At a campuswide forum on sexual assault last November, FSL members spoke passionately about their desire to address the problem. “We want to be leaders on this issue, and we are committed to be agents of change,” said Morgan Plew, an economics major who was president of the Panhellenic Council at the time. Other FSL representatives who spoke at the forum agreed that the reports are a “wake-up call.”
FSL has created a task force that will address not just sexual assault, but also gender violence, interpersonal violence, relationship abuse, stalking, and bullying. One member from each chapter will be trained to educate all chapter members. “We are trying to change the culture,” says Chase Salazar, a chemistry major who was president of the Interfraternity Council. “It takes constant education and constant discussion.”
Plew says that while FSL already had prevention programs, the new curriculum will be more in depth. “We are happy that people are talking about it,” she says. “It is an issue that has been surrounded by so much secrecy.”
She argues that sororities provide an important support system for women. “We educate our members to listen and to help the victim in the way the victim wants to be helped,” she says. “It’s important to have women around you that you know and feel safe with.”
Salazar notes that the Interfraternity Council and Panhellenic Council implemented a new social policy in 2014, after experiencing an all-time-high number of alcohol-related medical transports. The policy mandates strict guidelines for all events sponsored by a chapter, including registering the event, providing sober monitors who will safely escort intoxicated guests out of the event and social liaisons who actively monitor the event, and prohibiting bulk quantities of alcohol. After the new policy went into effect, the number of transports dropped by half, Salazar says.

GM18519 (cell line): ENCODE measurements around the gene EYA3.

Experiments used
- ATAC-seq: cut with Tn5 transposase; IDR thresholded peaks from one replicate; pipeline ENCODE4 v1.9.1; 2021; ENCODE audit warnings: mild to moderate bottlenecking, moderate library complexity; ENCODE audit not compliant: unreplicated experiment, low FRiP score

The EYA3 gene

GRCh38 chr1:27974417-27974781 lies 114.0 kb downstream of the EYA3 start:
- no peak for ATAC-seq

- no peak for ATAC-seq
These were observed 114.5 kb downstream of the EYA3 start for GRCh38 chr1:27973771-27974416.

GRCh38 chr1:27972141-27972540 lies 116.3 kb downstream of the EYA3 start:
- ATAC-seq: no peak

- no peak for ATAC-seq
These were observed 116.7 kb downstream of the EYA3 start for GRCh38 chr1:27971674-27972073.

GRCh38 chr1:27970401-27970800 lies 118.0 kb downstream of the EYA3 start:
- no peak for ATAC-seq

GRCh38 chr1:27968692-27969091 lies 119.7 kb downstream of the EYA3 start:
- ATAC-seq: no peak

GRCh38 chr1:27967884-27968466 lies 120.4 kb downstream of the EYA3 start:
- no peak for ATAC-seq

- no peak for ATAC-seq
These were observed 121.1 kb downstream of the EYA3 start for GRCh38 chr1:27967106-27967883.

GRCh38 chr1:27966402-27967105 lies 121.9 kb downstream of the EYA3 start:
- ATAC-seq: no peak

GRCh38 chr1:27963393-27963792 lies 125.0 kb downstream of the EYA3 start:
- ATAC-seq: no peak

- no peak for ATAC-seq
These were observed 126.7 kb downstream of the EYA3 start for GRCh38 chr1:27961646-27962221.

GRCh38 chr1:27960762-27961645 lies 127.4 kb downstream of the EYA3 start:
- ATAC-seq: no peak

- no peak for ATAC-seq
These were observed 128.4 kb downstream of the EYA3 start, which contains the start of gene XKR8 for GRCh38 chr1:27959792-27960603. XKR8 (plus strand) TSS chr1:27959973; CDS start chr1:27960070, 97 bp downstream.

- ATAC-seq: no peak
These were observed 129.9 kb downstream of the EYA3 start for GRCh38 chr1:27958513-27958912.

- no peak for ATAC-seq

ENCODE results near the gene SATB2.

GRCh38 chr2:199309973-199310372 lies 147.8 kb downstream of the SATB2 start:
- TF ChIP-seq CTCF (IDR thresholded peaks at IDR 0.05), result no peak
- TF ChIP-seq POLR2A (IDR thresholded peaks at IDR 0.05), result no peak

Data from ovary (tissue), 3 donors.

Despite the positive changes, Associate Dean of Students Sheryl Eyster is in favor of waiting a year before expanding the UO’s Greek system. The FSL students are “very passionate,” she says, “and we should harvest their energy to build and sustain healthy communities. We can work together to make changes.”
Athletes around the nation have faced highly publicized accusations of sexual assault in the past year or two, including high-profile cases at Oregon, Florida and Florida State, Ohio State, Arizona State, Vanderbilt, the University of Virginia, UCLA, and others.
According to data compiled from 262 sexual assault claims and released by United Educators Insurance, which provides liability insurance for schools and colleges, 25 percent of alleged sexual assault perpetrators are athletes, even though they represent only 10 to 15 percent of an average institution’s student population.
The NCAA presented a different perspective in its 2014 report on campus sexual assault, stating that research does not show significant differences between student-athletes and their nonathlete peers when it comes to the probability of perpetrating acts of violence. However, the report indicated that male student-athletes in the sports of football and baseball have a higher association than other athletes with aggressive behaviors outside the sport. While aggressive behaviors are promoted in many sports, coaches and athletics administrators must make it clear “that what is allowable and even desirable during an athletic practice or competition has no part in social relationships or ‘off the field’ behavior,” the report said. Freyd and her students have not released any statistics about varsity athletes and sexual assault at the UO, because very few Division I team athletes participated in the study.